From the kind of jokes that made you laugh until your tummy hurt, to the delicious food that not only made you go back for seconds but thirds as well, and the music that made toes tap and hips sway, the show lived up to expectations.
Held at the Birchwood Hotel on Friday, the event featured greats such as The Levites, Nigerian guitarist Kunle Ayo, Judith Sephuma and two female comics, Gilli Apter and Noko Moswete.
The hilarious Hector Motivator demonstrated why he was the resident MC for the show, ensuring there was never a dull moment.
Dressed in a bizarre outfit - comprising a camouflage onesie, a yellow cape draped over his shoulders and yellow boots - Hector had everyone in stitches when he poked fun at himself and his choice of clothing.
He said even though people may look at him and think he was a Ben 10, he wasn’t, but rather an old man in a mid-life crisis, hence the weird attire.
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The first act to take the stage was The Levites, a group of dazzling young jazz singers from Daveyton.
While the lead singer stole the show with her velvety voice, it was the group’s female drummer, Portia, who impressed Hector. He couldn't stop raving about her.
As soon as the group were done, Nigeria’s great guitarist Ayo took to the stage, lighting it up. Well buffed, his bulging muscles threatening to burst through his shirt, he gave his female fans exactly what they wanted.
Singing, playing the guitar and gyrating to the music, much to the amusement of many women in the audience, Ayo had them swooning.
However, it was when he jumped off the stage and literally took his music to the audience, playing for them as they danced in front of him, that the crowd really went crazy.
After Ayo’s energetic performance, Apter, a bootylicious comedienne, provided some comic relief. She left the audience in hysterics when she told just how her figure confuses people, especially black women.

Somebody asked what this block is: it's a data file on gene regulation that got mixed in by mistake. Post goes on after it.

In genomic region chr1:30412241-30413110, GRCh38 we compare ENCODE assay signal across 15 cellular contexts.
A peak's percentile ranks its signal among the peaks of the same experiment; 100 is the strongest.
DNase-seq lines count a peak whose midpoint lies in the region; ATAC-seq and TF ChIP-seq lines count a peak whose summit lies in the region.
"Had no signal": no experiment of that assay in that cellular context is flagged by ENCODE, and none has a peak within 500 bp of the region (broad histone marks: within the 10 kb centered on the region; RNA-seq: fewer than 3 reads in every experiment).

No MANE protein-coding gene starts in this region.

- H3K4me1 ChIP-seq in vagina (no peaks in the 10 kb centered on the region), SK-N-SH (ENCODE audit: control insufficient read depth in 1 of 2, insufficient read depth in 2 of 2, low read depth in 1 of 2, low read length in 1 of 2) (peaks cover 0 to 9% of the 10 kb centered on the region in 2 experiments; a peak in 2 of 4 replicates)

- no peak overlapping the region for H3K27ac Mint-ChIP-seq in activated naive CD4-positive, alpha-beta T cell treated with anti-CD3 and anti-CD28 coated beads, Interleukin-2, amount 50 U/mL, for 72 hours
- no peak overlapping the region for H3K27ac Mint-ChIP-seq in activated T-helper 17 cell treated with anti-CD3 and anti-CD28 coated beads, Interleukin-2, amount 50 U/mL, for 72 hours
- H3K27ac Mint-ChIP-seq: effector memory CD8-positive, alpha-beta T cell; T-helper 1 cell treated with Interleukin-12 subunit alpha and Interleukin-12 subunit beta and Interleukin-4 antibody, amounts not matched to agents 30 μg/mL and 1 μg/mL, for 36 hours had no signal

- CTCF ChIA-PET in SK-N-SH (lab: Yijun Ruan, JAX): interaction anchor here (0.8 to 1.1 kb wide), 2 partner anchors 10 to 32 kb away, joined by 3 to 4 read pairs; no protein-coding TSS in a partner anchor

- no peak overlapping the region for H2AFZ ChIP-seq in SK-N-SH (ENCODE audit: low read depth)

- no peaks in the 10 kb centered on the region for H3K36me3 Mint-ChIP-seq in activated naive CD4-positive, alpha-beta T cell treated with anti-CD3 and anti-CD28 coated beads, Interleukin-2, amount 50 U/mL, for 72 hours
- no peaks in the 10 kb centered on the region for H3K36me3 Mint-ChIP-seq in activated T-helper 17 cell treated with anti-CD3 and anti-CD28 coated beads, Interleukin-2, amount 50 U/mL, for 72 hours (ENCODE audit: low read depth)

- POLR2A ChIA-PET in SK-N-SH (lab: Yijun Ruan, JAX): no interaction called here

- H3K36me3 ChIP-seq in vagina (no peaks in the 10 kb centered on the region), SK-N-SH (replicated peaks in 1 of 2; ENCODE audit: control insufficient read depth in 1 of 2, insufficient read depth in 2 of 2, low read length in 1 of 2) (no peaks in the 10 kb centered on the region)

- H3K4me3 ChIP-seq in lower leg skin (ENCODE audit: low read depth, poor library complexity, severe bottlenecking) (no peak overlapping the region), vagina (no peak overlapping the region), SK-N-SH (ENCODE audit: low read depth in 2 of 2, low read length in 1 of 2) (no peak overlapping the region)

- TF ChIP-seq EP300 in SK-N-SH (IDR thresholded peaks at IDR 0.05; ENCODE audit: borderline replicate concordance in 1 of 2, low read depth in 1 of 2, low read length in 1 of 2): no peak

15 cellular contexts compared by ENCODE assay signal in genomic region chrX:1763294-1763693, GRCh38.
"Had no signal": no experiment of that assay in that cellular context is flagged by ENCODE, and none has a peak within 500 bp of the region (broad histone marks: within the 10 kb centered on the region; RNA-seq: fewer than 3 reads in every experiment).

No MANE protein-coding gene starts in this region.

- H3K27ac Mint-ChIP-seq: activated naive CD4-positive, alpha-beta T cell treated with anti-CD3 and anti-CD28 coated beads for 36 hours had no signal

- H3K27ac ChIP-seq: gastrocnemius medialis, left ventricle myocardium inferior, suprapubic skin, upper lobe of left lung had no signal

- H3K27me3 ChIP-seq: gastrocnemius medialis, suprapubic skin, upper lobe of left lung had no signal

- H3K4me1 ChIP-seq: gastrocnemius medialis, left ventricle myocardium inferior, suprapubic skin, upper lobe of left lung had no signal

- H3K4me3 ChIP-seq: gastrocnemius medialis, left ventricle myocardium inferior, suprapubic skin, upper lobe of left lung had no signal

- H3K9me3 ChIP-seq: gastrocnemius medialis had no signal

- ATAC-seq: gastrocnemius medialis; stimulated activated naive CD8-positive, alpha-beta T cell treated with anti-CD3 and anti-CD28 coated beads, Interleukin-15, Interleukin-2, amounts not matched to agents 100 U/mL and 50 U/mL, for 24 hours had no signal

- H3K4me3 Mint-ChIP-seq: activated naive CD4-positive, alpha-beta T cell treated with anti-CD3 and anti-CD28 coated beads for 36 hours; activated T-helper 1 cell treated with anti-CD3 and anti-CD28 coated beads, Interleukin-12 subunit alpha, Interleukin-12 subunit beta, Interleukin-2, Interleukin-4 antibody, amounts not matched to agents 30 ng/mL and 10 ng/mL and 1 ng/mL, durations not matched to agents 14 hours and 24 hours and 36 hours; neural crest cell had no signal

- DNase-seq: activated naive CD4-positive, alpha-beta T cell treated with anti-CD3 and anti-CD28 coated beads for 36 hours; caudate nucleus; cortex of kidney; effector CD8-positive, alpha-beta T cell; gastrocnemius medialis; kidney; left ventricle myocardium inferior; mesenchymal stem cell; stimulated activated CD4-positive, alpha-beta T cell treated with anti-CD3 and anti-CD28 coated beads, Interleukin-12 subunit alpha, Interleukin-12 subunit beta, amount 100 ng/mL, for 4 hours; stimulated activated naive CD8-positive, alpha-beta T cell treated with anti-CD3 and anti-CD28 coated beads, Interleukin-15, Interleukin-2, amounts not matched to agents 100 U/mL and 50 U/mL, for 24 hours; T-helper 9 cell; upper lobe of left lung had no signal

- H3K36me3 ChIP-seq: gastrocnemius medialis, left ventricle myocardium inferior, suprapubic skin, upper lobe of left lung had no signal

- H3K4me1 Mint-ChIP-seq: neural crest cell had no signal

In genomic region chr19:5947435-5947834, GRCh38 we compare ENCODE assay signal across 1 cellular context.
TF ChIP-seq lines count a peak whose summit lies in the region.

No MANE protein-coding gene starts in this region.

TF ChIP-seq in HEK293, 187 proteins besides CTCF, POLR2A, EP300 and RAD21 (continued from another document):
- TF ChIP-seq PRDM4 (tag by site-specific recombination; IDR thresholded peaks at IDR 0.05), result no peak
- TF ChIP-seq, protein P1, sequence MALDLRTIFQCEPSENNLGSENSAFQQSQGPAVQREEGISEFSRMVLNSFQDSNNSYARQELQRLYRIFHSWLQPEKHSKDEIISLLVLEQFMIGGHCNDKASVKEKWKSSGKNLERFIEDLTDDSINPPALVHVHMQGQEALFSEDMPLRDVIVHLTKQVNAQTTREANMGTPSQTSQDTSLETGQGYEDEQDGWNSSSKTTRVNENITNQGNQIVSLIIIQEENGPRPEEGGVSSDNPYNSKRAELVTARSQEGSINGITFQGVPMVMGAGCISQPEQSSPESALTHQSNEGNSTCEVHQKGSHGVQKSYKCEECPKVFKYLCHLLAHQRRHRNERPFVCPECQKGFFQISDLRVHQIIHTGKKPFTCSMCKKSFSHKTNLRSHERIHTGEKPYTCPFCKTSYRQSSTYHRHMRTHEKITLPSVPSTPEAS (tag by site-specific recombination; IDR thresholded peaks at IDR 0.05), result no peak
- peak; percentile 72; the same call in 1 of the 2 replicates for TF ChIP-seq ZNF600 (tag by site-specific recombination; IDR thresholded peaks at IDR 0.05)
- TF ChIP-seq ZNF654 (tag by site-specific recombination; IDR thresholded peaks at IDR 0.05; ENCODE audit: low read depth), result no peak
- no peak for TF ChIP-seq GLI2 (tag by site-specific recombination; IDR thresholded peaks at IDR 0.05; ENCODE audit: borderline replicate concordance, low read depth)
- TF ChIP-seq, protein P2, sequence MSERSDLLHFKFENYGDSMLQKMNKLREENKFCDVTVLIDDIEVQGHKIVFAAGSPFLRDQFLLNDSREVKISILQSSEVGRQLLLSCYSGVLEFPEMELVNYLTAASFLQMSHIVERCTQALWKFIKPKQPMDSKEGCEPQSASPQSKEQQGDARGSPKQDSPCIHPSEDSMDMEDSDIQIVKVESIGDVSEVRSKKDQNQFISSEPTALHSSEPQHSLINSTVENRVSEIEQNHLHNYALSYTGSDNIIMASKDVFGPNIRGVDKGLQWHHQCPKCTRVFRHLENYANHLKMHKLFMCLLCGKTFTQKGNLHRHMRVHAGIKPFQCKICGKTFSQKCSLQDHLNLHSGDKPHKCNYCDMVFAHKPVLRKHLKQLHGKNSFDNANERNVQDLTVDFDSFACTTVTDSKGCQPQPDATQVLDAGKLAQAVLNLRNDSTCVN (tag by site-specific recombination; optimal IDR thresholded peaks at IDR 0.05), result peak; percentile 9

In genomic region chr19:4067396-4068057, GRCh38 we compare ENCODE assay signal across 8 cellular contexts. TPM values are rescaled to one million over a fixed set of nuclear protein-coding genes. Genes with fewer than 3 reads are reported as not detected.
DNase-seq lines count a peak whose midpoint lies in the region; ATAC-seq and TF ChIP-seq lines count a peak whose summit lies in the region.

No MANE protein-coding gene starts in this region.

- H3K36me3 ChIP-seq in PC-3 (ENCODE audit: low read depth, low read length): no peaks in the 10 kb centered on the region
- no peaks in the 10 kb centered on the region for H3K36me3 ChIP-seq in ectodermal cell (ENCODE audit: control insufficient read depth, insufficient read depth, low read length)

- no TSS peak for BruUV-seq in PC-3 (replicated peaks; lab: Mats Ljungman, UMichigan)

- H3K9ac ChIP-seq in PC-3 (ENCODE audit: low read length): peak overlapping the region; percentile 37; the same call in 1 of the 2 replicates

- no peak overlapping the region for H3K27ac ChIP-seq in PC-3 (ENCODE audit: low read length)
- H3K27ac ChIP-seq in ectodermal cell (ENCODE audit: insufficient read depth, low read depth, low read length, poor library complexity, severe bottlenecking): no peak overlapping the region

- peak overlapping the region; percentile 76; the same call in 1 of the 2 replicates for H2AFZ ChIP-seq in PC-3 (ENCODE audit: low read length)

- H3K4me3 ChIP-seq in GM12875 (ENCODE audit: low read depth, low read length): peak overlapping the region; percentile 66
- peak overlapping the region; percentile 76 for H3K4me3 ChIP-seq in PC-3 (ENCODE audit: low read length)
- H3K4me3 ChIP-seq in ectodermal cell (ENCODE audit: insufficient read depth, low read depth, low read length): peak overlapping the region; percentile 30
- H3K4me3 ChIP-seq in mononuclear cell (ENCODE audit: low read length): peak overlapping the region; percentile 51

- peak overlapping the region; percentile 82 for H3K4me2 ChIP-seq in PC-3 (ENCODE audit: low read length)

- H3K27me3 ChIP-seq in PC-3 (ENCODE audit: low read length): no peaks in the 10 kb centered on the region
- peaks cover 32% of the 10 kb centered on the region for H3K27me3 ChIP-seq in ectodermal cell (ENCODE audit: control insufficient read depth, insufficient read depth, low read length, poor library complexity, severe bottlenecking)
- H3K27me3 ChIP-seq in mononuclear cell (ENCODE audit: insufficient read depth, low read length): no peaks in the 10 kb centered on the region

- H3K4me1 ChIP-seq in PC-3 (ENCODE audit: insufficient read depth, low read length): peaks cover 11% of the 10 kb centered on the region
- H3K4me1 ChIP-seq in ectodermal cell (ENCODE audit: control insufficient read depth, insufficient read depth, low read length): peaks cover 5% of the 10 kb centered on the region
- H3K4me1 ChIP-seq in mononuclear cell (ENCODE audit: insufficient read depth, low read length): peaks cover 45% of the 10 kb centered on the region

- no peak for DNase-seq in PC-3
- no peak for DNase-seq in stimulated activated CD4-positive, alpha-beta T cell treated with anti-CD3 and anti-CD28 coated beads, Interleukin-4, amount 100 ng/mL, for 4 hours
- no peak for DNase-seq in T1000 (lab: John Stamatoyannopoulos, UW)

BOOTYLICIOUS: Gilli Apter
Moswete got the audience to laugh hysterically when she cracked jokes about Pedis, who she said were neurotic about greetings, born-again Christians and men.
Moswete, who does her comedy skit in Sepedi, narrated a time she did her comedy in Limpopo and not one of the audience laughed. She later found that they were deliberately not laughing as they were offended that she had not greeted them first when she got onto the stage.
It was only after greeting them that they started laughing at her jokes and telling each other how funny she was, something that left her amused.
After Moswete had everyone in stitches, Sephuma, who was the main course of the night, took to the stage to a loud and roaring applause from the audience.
A trim-looking Sephuma, fresh from an international tour, serenaded the crowd with several of her hits, such as A Cry, A Smile and A Dance; Mmangwane; and Palesa.
She finished the show with some of her gospel hits, taking the audience to church, something they very much enjoyed.
Mummy Kgopa, who has attended the shows for the past 10 years, had nothing but praise for the organisers of the show, saying they keep giving the people exactly what they wanted.
However, the 45-year-old woman, who lives in Protea Glen, Soweto and had to drive home in the early hours of the morning as that was when the show ended, had these words for the organisers.
“It would be lovely for us to just walk from here to the hotel after the show instead of driving far at night.
“However, not everyone has money this time of the month.
“It would be better if these shows were held at the end of the month, maybe after the 15th or the 25th when people have been paid so they can book accommodation as well.”